Northwest Oregon’s construction industry, continuing its recovery from massive recession job losses, is projected to grow fast (13% or 490 jobs). Construction employment has a history of significant and pro-cyclical fluctuations, so it is quite plausible that the region could enjoy a migration and housing boom and add more construction jobs than forecast, or suffer another recession and add fewer. Over the long run, however, construction tends to contribute about 4 to 5 percent of the region’s total nonfarm jobs.
Government will be the region’s slower-growing industries at 4 percent. Federal government is expected to shed a few jobs. State and local governments are limited by their funding. Two important changes for the region are that Oregon State University’s employment changed to being counted in local government education in 2016 instead of state government, and home care workers are now counted in the private educational and health services instead of state government.
Between 2017 and 2027, there will be job openings in most occupations. In addition to the 7,992 occupational openings from new or expanding businesses, Northwest Oregon employers will also need sufficiently trained workers for the 126,879 openings due to the need to replace those leaving their occupations. Replacement openings will make up a majority of total job openings in all major occupational groups and usually far outnumber the openings due to growth.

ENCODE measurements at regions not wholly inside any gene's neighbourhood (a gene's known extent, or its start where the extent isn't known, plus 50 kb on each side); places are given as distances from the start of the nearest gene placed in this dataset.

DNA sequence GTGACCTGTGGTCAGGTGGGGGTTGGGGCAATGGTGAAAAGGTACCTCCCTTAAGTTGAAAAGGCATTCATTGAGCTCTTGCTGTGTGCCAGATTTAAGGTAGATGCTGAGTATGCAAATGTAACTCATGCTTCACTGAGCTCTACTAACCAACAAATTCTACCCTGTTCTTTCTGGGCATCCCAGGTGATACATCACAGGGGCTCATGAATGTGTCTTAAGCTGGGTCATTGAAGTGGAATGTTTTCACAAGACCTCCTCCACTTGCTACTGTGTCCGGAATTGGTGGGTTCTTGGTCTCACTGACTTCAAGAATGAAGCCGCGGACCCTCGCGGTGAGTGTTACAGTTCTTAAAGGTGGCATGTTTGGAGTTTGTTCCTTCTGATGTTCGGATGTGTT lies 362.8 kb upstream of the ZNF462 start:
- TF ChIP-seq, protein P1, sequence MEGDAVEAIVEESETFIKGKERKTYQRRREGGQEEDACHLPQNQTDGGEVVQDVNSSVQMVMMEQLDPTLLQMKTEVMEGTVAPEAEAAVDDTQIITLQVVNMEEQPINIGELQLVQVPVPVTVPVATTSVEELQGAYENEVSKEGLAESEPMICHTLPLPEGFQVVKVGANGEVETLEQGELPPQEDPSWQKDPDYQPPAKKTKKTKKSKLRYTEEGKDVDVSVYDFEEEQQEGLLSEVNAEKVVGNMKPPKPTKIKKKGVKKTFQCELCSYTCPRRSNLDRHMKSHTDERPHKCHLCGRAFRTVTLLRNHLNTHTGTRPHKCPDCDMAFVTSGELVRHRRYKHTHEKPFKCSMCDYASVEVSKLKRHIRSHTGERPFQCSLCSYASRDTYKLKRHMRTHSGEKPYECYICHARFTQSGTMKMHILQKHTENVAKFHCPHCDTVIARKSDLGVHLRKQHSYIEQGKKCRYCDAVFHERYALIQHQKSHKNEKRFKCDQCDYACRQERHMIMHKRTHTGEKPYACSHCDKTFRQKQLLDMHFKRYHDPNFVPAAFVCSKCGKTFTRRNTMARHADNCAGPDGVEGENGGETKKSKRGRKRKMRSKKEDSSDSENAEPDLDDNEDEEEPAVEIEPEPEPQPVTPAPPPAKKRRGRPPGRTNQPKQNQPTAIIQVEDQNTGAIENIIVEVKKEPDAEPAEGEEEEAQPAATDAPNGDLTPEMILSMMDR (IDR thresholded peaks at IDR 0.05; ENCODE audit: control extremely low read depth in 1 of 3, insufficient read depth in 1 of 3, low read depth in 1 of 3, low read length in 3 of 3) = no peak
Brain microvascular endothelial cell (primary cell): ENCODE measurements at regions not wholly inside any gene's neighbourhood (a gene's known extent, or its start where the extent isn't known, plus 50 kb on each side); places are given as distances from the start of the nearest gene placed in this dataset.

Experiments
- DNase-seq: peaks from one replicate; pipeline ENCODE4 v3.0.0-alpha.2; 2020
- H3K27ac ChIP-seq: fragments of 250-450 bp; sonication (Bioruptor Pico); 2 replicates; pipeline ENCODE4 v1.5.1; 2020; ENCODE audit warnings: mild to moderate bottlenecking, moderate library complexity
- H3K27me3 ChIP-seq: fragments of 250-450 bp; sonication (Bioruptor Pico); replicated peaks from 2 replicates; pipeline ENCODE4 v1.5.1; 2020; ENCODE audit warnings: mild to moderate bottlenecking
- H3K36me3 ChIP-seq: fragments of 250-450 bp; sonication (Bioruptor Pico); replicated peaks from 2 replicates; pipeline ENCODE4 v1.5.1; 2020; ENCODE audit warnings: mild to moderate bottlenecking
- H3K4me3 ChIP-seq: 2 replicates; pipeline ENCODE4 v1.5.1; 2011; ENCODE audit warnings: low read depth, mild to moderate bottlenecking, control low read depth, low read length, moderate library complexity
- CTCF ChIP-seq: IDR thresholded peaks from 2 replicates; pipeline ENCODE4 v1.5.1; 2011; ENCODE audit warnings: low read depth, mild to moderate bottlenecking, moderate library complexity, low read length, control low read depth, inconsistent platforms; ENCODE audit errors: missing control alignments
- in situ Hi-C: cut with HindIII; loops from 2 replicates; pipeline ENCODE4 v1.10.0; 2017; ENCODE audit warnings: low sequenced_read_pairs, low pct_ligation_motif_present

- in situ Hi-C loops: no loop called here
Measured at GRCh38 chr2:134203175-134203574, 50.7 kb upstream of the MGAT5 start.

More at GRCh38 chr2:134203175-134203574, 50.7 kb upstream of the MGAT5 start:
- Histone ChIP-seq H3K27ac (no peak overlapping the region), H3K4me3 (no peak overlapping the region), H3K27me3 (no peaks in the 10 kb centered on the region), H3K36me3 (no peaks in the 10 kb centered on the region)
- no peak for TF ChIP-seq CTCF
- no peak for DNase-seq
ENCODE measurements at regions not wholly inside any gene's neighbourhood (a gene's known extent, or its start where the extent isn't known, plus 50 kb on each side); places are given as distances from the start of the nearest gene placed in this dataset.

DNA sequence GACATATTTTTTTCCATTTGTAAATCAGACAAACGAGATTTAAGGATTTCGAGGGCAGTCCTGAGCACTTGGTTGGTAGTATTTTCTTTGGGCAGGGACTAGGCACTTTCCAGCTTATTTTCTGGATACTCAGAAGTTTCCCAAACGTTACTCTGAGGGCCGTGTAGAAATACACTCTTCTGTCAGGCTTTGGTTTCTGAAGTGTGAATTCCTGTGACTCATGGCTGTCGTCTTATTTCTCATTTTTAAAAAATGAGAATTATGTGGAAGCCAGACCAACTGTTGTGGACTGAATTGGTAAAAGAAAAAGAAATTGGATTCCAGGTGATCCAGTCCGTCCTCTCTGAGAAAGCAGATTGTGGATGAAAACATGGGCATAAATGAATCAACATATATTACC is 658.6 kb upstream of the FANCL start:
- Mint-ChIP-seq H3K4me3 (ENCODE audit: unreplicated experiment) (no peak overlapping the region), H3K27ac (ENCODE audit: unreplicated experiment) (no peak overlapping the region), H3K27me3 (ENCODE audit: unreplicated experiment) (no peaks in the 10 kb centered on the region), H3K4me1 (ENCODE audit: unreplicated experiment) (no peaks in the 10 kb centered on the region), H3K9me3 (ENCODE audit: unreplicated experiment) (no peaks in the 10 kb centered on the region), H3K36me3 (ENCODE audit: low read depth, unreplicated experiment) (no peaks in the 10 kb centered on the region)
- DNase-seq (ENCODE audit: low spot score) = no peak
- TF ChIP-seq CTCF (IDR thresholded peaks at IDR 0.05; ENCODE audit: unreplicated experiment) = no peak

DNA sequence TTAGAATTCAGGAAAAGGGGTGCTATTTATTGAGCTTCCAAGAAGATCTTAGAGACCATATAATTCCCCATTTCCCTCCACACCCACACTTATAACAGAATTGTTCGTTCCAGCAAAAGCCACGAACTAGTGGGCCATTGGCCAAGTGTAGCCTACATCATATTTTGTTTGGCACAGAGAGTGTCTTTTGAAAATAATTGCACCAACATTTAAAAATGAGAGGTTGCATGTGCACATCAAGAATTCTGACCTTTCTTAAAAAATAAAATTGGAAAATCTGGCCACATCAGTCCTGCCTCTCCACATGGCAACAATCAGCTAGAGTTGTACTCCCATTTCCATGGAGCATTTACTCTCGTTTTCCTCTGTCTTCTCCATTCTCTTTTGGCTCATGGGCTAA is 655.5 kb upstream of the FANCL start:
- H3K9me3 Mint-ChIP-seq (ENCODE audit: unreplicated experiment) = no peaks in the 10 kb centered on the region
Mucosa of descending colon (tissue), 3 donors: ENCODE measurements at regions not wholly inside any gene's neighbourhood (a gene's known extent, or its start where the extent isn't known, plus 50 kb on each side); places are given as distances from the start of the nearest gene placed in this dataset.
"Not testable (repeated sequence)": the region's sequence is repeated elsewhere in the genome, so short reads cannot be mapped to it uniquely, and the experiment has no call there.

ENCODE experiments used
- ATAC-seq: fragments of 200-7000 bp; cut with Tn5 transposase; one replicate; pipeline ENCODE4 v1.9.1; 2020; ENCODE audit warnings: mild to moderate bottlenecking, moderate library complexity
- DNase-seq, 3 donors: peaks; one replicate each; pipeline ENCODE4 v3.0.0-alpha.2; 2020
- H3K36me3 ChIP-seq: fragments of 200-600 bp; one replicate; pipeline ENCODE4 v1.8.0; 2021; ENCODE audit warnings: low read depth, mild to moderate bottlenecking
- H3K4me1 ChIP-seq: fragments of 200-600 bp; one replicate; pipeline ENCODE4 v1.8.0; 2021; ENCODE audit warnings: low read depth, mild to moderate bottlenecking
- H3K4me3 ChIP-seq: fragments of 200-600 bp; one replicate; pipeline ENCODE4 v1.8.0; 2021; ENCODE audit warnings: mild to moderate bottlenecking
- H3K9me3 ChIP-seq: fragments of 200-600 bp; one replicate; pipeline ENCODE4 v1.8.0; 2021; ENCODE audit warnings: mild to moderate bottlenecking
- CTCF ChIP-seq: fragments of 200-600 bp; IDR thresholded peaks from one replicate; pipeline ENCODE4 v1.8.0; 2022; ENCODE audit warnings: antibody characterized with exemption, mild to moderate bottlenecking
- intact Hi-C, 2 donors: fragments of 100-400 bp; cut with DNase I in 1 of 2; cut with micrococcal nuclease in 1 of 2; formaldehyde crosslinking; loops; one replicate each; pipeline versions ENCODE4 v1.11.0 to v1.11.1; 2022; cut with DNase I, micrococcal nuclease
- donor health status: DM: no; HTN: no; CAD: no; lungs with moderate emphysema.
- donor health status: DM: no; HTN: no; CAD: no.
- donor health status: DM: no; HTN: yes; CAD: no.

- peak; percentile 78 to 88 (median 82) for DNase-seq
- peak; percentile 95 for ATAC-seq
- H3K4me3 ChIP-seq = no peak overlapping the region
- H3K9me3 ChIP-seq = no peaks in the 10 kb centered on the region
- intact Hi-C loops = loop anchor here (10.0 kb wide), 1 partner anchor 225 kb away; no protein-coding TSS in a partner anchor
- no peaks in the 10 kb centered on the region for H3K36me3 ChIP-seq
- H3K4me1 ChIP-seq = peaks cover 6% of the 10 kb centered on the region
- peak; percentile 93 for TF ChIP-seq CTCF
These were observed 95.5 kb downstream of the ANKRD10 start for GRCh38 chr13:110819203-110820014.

These occupational projections make clear that Northwest Oregon has a service economy. Service occupations is the largest broad group of occupations, and this group is expected to have 40,848 total openings (growth plus replacement) from 2017 to 2027. This is growth of 10.9 percent over the 10 years. Service occupations – which include jobs as varied as emergency services, pest control workers, and fast food cooks – often pay lower wages and require lower levels of education.
Other large occupational groups are professional and related occupations, sales and related occupations, and office and administrative occupations. Professional and related occupations, which include web developers, engineers, and lawyers, tend to pay higher wages and require higher levels of education. The largest single sales occupation is retail salesperson. It tends to be a fairly low-paying occupation.
Construction and extraction (+11.6%); and health care (+10.9%) are two more major groups growing at fast rates. However, these two groups have only 5,131 and 6,248 total openings, respectively, making them two of the smaller occupational groups.
The five specific occupations with the most total openings forecast over the next 10 years are education, training, and library workers; retail salespersons; cashiers; waiters and waitresses; and combined food preparation and serving workers. These are all large occupations now, and they will all experience some openings due to economic growth and many more due to the retirement or other departure of existing workers.
The top five fastest-growing specific occupations with more than 100 openings should be couriers and messengers, separating machine operators, home health aides, agricultural managers, and market research analysts. Although these occupations are growing fast, they don’t account for most job openings.
About 50 percent of all job openings typically require education beyond high school as a minimum to enter the occupation. About two-thirds of the projected job openings will require some sort of education beyond high school in order for candidates to be really competitive in the hiring process. A bachelor's degree or higher will be needed for about 40 percent of the openings at the competitive level.